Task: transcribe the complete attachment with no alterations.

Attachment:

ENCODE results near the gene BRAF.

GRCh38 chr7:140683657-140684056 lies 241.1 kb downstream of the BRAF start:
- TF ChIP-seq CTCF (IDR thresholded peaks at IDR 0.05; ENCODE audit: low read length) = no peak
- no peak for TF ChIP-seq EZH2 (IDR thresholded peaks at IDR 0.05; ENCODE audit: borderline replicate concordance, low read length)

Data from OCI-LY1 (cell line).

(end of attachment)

ENCODE results near the gene BRAF.

GRCh38 chr7:140683657-140684056 lies 241.1 kb downstream of the BRAF start:
- TF ChIP-seq CTCF (IDR thresholded peaks at IDR 0.05; ENCODE audit: low read length) = no peak
- no peak for TF ChIP-seq EZH2 (IDR thresholded peaks at IDR 0.05; ENCODE audit: borderline replicate concordance, low read length)

Data from OCI-LY1 (cell line).